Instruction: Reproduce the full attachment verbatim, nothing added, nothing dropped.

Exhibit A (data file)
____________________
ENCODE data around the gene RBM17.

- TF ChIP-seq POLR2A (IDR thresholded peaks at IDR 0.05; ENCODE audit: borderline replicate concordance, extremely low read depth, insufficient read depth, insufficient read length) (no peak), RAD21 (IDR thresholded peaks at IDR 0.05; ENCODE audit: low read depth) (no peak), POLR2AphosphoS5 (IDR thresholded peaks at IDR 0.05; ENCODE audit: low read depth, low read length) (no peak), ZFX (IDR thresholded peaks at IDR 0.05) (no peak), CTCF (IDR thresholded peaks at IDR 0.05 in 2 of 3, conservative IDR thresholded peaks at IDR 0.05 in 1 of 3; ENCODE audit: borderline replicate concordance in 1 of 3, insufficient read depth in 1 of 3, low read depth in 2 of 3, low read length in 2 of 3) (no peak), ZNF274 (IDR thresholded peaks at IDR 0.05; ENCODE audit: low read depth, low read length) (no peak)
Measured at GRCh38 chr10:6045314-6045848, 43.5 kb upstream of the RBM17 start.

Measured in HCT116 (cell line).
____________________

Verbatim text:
ENCODE data around the gene RBM17.

- TF ChIP-seq POLR2A (IDR thresholded peaks at IDR 0.05; ENCODE audit: borderline replicate concordance, extremely low read depth, insufficient read depth, insufficient read length) (no peak), RAD21 (IDR thresholded peaks at IDR 0.05; ENCODE audit: low read depth) (no peak), POLR2AphosphoS5 (IDR thresholded peaks at IDR 0.05; ENCODE audit: low read depth, low read length) (no peak), ZFX (IDR thresholded peaks at IDR 0.05) (no peak), CTCF (IDR thresholded peaks at IDR 0.05 in 2 of 3, conservative IDR thresholded peaks at IDR 0.05 in 1 of 3; ENCODE audit: borderline replicate concordance in 1 of 3, insufficient read depth in 1 of 3, low read depth in 2 of 3, low read length in 2 of 3) (no peak), ZNF274 (IDR thresholded peaks at IDR 0.05; ENCODE audit: low read depth, low read length) (no peak)
Measured at GRCh38 chr10:6045314-6045848, 43.5 kb upstream of the RBM17 start.

Measured in HCT116 (cell line).